Mercury's surface in "enhanced color," a color scheme created to emphasize color differences. This is not what Mercury would look like to the human eye, but by applying mathematical analysis to images, color differences can be accentuated beyond those visible to a person.
Mount Rushmore National Memorial under construction.
The workers had to endure conditions that varied from blazing hot to bitterly cold and windy. Each day they climbed 700 stairs to the top of the mountain to punch-in on the time clock. Then 3/8 inch thick steel cables lowered them over the front of the 500-foot face of the mountain in a "bosun chair." Despite the dangers, no one was killed during the project.
Otters in Glacier Bay National Park and Preserve, Alaska.
The sea otter population of Glacier Bay has increased dramatically in the past 20 years. Ecologists consider sea otters a keystone species here. Otters consume vast quantities of clams, urchins, crabs, and other invertebrates and their presence creates ripples through the ecosystem. NPS photo.
Every day someone like you becomes a wildland wildfire fighter, a teacher, a trail-builder, a museum curator, or a park ranger. Discover your opportunities in national parks. Come to play. Come to learn. Come to serve. Develop your environmental leadership skills. Find a job. Be the next generation to preserve and protect these great places.
With more than 80% of Americans living in urban areas, urban parks are more important than ever. The father of American landscape architecture, Frederick Law Olmsted, said of urban parks:
It is one great purpose of the Park to supply to the hundreds of thousands of tired workers, who have no opportunity to spend their summers in the country, a specimen of God's handiwork that shall be to them, inexpensively, what a month or two in the White Mountains or the Adirondacks is, at great cost, to those in easier circumstances.
Salazar Joins Parkinson, Brownback, Sebelius to Break Ground for Visitor Center at Tallgrass Prairie National Preserve
Office of the Secretary
Last edited 4/25/2016
STRONG CITY, KS -- Secretary of the Interior Ken Salazar today joined Kansas Governor Mark Parkinson, Senator Sam Brownback, and Secretary of Health and Human Services Kathleen Sebelius to break ground on a new visitor center and administrative buildings at Tallgrass Prairie National Preserve.
“This new visitor center will help conserve and educate Americans about the tallgrass prarie and America's Great Outdoors while creating good jobs here in Kansas,” Secretary Salazar said. “The facility will open a window to the expansive rolling hills and wide-open vistas that once covered 140 million acres of North America.”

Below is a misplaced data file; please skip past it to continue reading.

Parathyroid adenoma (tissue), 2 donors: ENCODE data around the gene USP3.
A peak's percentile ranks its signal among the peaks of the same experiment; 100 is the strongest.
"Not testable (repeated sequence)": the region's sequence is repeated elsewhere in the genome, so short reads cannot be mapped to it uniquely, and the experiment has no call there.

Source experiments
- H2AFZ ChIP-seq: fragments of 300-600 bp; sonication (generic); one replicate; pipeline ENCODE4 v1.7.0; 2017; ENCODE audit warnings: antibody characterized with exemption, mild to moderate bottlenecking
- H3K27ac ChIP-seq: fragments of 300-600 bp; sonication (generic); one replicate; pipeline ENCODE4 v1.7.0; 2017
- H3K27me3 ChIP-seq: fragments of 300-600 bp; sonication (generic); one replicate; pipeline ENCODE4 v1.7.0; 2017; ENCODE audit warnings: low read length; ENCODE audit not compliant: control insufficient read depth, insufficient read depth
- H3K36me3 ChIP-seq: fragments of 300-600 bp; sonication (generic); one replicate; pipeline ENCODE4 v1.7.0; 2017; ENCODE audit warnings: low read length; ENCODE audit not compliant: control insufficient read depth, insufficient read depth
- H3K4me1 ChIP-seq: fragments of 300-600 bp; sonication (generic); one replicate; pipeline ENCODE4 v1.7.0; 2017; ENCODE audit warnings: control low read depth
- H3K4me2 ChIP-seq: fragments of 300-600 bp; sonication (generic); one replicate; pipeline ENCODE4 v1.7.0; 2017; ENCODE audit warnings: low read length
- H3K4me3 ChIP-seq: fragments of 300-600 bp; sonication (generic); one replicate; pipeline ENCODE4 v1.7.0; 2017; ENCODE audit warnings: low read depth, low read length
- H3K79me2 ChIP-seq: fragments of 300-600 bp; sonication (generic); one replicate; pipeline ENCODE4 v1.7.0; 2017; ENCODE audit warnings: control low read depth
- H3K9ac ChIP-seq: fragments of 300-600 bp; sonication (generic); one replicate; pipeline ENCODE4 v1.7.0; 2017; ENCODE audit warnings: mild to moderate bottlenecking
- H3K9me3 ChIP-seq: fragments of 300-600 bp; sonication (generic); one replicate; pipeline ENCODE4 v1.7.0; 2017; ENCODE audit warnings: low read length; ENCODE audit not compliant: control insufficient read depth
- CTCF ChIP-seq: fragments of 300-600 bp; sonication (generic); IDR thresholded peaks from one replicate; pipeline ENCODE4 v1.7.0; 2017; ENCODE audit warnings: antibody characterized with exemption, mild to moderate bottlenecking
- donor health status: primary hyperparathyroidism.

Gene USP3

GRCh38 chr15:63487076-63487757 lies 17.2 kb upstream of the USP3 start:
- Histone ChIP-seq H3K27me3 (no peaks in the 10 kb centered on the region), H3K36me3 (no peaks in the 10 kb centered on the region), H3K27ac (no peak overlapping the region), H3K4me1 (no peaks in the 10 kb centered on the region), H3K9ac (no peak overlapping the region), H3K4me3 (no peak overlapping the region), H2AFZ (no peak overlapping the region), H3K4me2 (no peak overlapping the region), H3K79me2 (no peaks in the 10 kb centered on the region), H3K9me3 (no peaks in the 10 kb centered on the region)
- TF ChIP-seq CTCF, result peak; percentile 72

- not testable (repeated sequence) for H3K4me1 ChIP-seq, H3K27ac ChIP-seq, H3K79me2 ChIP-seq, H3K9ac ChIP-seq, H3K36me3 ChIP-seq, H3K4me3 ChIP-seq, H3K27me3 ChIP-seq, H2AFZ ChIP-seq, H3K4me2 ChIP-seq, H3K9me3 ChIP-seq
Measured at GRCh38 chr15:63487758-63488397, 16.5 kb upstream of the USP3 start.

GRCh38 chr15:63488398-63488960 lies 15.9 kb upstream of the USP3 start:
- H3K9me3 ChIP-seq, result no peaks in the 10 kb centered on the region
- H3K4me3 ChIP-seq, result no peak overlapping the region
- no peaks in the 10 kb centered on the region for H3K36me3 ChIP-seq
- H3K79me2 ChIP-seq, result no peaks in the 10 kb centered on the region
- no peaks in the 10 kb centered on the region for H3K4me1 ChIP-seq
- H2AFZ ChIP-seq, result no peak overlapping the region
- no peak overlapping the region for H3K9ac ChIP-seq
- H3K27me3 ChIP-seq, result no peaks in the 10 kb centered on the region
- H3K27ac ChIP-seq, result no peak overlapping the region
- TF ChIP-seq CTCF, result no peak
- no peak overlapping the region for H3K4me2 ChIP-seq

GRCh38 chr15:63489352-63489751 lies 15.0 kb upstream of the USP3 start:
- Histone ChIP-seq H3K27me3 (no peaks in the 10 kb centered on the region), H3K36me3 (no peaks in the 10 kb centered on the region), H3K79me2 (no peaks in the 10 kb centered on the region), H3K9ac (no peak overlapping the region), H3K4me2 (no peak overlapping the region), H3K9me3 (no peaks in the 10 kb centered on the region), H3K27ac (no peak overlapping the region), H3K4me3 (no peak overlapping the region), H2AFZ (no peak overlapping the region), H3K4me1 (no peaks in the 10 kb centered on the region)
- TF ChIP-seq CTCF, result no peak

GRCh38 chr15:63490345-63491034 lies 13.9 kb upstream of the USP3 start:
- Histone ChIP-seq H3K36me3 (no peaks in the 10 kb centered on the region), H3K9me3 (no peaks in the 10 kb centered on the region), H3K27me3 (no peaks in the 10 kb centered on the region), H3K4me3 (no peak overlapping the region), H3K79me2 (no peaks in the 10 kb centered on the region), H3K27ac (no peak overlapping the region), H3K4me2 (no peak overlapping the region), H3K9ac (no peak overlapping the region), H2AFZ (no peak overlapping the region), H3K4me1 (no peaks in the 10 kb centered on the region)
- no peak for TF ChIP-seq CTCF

The project is the result of a partnership including the federal government, the State of Kansas, the Kansas Department of Transportation, The Nature Conservatory, and the Kansas Park Trust. The National Park Service and the Kansas Department of Transportation will equally share the cost of the $6 million project, which will be completed in early 2012. Salazar also thanked the National Park Trust for donating the historic buildings and land in 2002 needed for developing the visitor center and related facilities.
Salazar noted that partnerships such as the one at the preserve are at the heart of President Obama's America's Great Outdoors initiative to create a new conservation ethic for the 21st century and reconnect Americans to the great outdoors.
“We want to support what so many Americans are already doing in their communities to conserve our land and its resources and to get people, especially young people, outdoors to enjoy them,” Salazar said. “We want to tap into the power of partnership so evident here at the Tallgrass Prairie National Preserve.”
The Tallgrass Prairie National Preserve was established in 1996 to protect a nationally significant remnant of the once vast tallgrass prairie and its cultural resources. Tallgrass prairie once covered 140 million acres of North America. Within a generation the vast majority was developed and plowed under. Today less than 4% remains, mostly in the Kansas Flint Hills.